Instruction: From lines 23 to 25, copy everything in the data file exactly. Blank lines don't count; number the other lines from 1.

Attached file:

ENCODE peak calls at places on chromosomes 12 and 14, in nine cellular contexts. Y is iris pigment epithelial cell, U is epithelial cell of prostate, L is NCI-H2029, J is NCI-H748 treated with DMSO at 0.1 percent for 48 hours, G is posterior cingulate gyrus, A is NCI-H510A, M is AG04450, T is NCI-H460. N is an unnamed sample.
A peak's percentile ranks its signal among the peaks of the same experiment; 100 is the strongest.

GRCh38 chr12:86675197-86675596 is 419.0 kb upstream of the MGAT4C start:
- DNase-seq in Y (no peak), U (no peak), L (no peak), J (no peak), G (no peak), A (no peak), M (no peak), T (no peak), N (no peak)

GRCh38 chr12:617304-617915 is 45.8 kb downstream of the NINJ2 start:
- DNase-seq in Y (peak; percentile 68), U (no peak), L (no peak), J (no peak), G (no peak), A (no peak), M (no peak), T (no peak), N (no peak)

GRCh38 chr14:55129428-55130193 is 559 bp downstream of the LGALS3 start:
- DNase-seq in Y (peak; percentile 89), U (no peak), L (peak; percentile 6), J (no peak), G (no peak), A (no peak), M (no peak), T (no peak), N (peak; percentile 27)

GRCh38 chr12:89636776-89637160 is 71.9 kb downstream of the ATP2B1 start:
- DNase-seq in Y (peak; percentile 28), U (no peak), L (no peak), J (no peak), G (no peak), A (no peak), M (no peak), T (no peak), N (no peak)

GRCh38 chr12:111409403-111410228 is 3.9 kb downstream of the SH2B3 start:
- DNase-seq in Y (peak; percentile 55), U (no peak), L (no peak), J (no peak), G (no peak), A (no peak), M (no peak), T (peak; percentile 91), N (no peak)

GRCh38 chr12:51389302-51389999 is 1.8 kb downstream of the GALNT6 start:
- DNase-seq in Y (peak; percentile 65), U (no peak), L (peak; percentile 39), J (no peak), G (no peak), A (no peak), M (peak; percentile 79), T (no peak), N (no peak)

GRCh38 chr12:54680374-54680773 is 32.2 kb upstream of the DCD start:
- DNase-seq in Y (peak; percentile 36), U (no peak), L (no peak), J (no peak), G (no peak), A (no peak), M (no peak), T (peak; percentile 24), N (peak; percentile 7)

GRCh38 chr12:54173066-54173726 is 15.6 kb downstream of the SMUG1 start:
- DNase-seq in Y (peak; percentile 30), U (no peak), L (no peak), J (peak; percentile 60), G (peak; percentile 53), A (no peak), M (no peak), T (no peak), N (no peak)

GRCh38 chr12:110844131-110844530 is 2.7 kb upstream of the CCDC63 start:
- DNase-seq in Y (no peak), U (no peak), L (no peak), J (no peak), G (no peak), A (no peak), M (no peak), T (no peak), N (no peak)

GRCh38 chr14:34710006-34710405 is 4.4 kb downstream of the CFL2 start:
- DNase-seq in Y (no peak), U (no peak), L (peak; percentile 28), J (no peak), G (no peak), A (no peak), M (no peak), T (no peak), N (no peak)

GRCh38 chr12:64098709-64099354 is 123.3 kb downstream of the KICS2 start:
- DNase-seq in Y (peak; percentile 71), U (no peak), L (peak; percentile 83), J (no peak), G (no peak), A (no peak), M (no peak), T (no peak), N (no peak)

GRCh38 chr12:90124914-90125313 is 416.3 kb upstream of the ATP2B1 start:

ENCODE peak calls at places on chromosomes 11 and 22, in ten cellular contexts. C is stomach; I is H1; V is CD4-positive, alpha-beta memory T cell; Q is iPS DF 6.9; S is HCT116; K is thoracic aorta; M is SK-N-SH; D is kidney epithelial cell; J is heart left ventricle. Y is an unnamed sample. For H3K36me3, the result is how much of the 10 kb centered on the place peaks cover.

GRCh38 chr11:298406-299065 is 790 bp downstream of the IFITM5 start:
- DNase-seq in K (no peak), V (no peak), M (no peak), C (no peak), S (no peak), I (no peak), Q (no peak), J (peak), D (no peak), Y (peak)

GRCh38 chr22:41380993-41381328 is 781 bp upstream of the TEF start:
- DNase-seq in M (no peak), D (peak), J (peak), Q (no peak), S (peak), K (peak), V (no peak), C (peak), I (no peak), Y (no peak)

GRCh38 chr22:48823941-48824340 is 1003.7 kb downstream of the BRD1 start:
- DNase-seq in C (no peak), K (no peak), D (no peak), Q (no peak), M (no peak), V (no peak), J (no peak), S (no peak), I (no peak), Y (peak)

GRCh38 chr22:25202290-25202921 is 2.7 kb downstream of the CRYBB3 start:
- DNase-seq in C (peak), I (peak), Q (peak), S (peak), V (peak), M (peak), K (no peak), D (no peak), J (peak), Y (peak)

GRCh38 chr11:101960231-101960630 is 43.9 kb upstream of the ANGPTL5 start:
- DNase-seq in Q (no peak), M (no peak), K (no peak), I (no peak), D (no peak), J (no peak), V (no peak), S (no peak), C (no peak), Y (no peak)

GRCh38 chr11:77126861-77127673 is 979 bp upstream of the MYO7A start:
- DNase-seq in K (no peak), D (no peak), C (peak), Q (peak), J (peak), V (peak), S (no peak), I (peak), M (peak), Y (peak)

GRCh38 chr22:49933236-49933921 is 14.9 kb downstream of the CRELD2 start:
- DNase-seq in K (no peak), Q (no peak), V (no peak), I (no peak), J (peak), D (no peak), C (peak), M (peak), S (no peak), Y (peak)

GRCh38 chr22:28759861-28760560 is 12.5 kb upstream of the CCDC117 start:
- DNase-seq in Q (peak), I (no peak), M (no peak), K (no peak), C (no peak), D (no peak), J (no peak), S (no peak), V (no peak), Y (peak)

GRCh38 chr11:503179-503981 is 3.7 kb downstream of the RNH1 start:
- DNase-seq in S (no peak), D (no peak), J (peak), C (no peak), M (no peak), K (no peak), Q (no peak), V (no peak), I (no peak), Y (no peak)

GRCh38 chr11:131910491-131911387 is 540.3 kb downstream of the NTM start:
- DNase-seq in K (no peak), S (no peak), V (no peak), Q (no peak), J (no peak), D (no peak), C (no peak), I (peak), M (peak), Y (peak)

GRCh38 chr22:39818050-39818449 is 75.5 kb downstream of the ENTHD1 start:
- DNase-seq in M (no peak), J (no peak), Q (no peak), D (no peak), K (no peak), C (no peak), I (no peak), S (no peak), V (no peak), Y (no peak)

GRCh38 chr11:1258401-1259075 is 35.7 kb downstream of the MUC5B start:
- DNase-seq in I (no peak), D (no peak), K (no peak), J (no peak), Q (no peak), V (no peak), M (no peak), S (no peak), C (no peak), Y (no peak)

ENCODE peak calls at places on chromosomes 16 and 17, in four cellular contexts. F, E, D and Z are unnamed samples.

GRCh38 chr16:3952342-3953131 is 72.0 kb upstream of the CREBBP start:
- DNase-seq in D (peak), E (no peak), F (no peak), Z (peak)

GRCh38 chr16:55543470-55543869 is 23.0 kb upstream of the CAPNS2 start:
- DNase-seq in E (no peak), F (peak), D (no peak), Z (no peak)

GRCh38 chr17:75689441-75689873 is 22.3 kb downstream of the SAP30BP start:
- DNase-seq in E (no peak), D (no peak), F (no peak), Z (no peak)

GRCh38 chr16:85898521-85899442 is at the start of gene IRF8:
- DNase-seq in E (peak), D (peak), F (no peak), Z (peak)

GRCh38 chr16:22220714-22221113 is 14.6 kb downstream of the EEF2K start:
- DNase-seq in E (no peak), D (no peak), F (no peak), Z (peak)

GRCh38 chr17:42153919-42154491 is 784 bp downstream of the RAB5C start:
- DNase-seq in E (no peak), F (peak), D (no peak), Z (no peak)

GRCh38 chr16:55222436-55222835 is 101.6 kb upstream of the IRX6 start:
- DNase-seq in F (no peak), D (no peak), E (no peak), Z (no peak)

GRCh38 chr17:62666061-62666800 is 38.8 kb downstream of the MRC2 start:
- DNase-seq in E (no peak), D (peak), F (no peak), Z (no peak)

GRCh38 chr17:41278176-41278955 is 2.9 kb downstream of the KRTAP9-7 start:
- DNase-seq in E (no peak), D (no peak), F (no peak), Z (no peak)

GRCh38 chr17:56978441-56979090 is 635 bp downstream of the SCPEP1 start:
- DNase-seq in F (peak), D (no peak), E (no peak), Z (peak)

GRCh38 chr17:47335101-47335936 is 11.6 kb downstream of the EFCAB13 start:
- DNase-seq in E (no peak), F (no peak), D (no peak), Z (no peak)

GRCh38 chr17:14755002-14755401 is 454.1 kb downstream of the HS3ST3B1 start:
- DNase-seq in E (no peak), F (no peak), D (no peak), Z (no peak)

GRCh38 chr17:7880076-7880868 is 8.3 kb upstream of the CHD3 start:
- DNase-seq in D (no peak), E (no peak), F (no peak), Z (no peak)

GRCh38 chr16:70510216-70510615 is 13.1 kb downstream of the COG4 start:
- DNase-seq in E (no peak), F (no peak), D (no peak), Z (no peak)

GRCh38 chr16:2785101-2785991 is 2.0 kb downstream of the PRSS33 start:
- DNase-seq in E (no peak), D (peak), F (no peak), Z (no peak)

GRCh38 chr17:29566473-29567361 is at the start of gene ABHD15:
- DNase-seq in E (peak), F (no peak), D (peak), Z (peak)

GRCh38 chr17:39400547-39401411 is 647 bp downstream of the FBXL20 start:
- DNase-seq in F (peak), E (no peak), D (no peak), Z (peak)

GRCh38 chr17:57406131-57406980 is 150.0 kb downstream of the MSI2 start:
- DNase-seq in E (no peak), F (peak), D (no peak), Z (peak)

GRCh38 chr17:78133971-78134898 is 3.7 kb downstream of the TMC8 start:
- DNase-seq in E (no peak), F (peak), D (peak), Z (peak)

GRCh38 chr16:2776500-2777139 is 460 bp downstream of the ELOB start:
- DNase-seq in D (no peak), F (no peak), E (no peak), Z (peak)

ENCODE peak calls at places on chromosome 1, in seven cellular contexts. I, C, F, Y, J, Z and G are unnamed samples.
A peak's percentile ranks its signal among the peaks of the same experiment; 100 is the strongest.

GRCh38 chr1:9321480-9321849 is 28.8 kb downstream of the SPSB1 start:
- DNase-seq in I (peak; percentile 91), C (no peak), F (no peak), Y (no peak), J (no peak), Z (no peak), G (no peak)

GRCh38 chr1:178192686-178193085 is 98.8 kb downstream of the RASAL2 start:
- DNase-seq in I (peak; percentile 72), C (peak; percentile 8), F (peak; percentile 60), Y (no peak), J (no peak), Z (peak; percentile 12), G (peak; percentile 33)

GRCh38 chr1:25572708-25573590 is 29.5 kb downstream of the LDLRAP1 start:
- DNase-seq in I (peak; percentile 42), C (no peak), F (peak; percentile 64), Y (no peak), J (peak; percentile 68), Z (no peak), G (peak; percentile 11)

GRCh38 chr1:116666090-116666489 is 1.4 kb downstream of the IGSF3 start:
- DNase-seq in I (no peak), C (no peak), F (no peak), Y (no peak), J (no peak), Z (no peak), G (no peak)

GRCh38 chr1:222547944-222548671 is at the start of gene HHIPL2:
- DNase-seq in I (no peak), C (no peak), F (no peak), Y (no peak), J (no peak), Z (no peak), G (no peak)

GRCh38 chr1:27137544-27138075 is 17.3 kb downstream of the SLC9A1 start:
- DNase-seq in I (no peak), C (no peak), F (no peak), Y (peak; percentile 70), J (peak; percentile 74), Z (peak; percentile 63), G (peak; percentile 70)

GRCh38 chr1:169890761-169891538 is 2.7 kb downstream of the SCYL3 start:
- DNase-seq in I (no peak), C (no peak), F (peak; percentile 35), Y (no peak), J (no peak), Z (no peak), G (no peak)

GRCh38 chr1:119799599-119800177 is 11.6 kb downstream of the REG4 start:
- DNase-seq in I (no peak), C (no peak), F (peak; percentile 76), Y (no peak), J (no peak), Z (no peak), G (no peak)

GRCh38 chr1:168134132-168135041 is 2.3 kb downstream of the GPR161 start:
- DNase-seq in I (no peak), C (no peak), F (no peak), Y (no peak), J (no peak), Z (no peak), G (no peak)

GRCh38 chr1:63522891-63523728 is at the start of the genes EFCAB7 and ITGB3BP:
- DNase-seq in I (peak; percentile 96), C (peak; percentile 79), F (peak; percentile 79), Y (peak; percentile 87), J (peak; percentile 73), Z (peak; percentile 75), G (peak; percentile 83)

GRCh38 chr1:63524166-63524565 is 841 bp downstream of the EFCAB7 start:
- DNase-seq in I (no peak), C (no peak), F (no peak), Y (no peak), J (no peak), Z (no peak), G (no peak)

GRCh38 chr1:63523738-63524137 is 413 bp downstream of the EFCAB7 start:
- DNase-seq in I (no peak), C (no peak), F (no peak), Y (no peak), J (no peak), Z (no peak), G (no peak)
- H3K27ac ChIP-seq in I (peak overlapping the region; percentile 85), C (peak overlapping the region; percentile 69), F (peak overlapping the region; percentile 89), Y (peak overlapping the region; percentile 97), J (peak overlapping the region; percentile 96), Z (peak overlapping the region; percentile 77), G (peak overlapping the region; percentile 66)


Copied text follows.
GRCh38 chr12:64098709-64099354 is 123.3 kb downstream of the KICS2 start:
- DNase-seq in Y (peak; percentile 71), U (no peak), L (peak; percentile 83), J (no peak), G (no peak), A (no peak), M (no peak), T (no peak), N (no peak)

GRCh38 chr12:90124914-90125313 is 416.3 kb upstream of the ATP2B1 start: